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Look at how the content was created, how many people it took to create the content, and the basic publishing information.

Screenshot from Google Sheets, December 2021

You’ll want to track the following for each piece of content in a separate content details audit spreadsheet:

  • URL.
  • Author.
  • Which team produced it (content team, social team, SEO team, etc.).
  • Total Time (how long did it take to produce the content in its entirety).
  • Title.
  • Date.
  • Content Type (is it a blog post, infographic, case study, etc.).
  • Content Goal (what was the point of producing the content: backlinks, traffic, conversions, etc.).
  • Word count.
  • Comments.
  • Shares (break this down by social network and total).

Content Data Audit

Here comes the fun part. The content data portion of your audit needs to come with its own handy dandy excel doc, just like this one I created for you.

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Perform A Past Audit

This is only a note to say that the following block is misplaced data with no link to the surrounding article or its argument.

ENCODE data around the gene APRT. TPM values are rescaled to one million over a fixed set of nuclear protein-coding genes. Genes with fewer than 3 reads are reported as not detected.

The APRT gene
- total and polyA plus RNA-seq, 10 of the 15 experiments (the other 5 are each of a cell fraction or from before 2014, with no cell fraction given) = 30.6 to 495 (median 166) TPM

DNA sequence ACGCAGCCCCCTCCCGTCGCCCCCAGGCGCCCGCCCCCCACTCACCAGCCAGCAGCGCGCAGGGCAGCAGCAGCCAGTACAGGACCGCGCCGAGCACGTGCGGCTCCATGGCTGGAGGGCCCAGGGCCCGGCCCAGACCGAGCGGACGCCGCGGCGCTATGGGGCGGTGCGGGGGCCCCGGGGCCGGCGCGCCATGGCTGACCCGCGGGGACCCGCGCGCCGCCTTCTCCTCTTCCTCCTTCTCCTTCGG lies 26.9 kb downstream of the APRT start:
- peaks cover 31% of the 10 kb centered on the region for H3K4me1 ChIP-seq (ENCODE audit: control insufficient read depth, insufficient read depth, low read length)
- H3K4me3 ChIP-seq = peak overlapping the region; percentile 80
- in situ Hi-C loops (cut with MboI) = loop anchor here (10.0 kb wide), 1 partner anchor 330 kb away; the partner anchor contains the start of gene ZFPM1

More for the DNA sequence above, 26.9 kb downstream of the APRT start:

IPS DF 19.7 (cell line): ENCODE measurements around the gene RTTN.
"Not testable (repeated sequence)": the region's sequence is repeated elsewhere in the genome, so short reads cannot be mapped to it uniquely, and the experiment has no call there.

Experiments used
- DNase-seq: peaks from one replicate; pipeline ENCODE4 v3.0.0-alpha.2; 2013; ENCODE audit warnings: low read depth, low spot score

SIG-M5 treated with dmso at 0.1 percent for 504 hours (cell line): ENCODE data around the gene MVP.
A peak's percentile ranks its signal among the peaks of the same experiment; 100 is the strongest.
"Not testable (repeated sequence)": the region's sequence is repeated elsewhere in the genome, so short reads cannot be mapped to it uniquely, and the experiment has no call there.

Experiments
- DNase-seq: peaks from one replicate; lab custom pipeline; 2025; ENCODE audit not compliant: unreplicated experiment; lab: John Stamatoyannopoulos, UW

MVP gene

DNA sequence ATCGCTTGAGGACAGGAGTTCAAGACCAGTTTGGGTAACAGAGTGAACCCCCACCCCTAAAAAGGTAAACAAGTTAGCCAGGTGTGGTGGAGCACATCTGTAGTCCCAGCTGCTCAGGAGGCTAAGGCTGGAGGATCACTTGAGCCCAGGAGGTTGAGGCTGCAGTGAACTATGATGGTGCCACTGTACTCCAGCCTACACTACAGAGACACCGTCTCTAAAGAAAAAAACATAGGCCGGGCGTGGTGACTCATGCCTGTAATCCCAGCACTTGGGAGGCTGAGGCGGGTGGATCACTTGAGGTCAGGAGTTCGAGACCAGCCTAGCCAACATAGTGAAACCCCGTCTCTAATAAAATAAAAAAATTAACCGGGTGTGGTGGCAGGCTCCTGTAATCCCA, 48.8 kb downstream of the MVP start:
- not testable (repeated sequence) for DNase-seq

Before we get into the data, you need to backtrack and audit your past produced content.

Knowing how the content you’ve published performs will help you gauge what kind of content you need to create in the future — and what kind not to create.

This part of your content audit is going to be time-consuming, at least in the beginning.

You’ll need to decide how far back you want to begin your content audit and then gather all of the content URLs for that time period.

I recommend going back at least one year and gathering data for how your content performed the year before.

Collecting all of your past content URLs doesn’t have to be a manual process, though.

Luckily, there are plenty of website analytics tools like Google Analytics or SEMrush’s Content Audit tool that can quickly inventory your content based on your sitemap data. These can provide you with a list of content URLs to audit.

Content AnalyzerScreenshot from SEMrush, December 2021

Prepare Yourself For Ongoing Audits